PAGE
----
Parents learn difficult lesson on loans after son's death

August 16, 2010

Christopher Bryski of Marlton, New Jersey, was in his third year at Rutgers University when he suffered a traumatic brain injury during a recreational accident.

"You get that phone call and in a matter of minutes your entire life has changed," Diane Bryski, Christopher's mother, said.

Christopher died in July of 2006 after being in a vegetative state for two years.

Even though Christopher was a dependent of his parents, because they did not have durable power of attorney, they had to go through the painful process of applying for guardianship of their son so they could make necessary medical and financial decisions.

"Something that's so simple to do you may never need it, but if it's there, it saves so much heartache in this sort of a situation," Diane said.

The Bryskis also learned a lot about private student loans.

Even while Christopher was lying in the hospital, banks were calling about repayment of those loans for which his father had co-signed.

While the government forgives federal loans if a student dies or is disabled, lenders of private student loans are not required to do so.

In fact, they can bury language in the loan agreement that requires co-signers pay the balance in full immediately upon the original borrower's death.

"Everyone's vulnerable because is there is no requirement out there," Christopher's father, Ryan Bryski, said.

Christopher's father had retired before his son's death, but he's now back at work to pay off tens of thousands of dollars for which he is now solely responsible.

But this financial nightmare could have been prevented.

"It's not something that you want to think about beforehand, but you have to," Ryan said.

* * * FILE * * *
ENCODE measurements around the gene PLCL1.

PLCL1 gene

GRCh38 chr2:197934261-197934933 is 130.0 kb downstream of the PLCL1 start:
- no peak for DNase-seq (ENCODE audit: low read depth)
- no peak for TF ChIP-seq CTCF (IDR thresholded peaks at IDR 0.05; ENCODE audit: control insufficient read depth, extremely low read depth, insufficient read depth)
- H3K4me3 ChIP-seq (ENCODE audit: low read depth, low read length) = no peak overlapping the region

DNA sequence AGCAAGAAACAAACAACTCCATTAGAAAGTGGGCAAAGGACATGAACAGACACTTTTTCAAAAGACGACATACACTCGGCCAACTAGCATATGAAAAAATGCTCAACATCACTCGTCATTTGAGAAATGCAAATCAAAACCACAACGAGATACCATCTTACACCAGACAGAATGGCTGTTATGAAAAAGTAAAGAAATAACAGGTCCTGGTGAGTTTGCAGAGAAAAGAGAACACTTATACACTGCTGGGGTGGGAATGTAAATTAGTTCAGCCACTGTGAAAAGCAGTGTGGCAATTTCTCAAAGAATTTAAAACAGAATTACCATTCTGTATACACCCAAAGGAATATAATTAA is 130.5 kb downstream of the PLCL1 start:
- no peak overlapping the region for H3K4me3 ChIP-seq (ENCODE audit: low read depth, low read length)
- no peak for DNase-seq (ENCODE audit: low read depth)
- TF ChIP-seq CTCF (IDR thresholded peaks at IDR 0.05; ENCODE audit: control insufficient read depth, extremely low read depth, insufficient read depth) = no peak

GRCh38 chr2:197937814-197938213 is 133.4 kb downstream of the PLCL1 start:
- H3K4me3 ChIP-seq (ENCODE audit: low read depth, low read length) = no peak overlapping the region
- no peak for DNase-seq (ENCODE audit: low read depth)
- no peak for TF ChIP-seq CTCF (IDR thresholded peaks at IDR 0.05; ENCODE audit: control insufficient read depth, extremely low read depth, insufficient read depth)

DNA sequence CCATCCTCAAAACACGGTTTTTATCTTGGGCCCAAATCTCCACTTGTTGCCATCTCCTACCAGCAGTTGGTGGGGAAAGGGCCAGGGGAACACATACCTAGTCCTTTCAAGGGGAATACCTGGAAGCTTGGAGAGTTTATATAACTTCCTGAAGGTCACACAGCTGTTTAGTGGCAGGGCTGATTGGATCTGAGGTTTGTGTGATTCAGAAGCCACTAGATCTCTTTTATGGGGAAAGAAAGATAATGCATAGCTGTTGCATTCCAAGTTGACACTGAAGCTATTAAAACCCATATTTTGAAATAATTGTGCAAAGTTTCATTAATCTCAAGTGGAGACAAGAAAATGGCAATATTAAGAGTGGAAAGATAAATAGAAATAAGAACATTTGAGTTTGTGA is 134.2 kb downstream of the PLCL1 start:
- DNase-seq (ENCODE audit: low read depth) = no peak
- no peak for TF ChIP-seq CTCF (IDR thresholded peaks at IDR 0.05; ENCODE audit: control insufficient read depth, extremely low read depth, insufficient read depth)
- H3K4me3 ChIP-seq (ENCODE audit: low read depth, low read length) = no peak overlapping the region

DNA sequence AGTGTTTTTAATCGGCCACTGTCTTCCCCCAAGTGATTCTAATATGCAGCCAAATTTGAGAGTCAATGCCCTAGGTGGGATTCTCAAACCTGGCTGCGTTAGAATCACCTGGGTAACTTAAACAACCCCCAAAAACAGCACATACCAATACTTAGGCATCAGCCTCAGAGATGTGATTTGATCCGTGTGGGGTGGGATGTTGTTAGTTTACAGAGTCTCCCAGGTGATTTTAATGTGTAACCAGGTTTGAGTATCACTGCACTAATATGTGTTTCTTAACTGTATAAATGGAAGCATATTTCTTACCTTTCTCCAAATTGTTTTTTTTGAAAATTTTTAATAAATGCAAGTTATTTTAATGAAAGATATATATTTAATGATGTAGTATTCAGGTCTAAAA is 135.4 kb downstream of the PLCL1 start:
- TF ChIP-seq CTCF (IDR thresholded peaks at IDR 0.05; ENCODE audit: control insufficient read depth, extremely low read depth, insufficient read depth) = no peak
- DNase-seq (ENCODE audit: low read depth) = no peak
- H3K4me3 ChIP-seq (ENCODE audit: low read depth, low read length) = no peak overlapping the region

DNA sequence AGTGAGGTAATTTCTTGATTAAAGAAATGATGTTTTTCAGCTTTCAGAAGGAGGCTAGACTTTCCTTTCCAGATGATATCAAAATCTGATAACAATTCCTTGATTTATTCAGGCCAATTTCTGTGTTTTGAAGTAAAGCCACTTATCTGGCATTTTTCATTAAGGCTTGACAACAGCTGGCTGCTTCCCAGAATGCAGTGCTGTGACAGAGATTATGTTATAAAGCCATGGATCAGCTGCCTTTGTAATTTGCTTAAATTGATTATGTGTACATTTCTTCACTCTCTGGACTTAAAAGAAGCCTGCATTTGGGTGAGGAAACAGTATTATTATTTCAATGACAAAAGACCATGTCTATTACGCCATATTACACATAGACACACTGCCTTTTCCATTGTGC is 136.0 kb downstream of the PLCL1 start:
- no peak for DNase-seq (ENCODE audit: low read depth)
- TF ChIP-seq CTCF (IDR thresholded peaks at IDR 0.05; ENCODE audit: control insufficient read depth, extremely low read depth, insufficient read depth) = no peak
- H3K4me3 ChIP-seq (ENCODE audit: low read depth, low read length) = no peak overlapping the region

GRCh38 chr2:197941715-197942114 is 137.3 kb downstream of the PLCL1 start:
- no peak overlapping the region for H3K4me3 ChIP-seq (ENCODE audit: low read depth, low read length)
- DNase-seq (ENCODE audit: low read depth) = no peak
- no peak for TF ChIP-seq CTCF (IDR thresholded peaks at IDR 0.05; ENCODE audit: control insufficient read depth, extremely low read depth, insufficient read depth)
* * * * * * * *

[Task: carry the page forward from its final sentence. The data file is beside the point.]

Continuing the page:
Families who take out private student loans should consider credit insurance, which covers repayment of loans in the event of death or disability.

They can also shop around for private student loans with forgiveness policies in the case of the original borrower's death.

"Parents just don't think about that and then you're handed this situation," Diane said.

"We can't avoid all the tragedies of life, but we can certainly legislate in ways that give parents information on how to avoid some of the risks financially," New Jersey Representative John Adler said.

The Bryski's story inspired Representative Adler to introduced Christopher's Law. It would require banks and other private lenders to provide information to co-signers about power of attorney, credit insurance, and the co-signers' obligations if the student dies or is incapacitated.

The Bryskis say Christopher's Law is the best way to honor their son's memory.

"He's smiling down and knowing that we're doing the right thing and we hope that other people feel that way, too, we think they will," Diane said.


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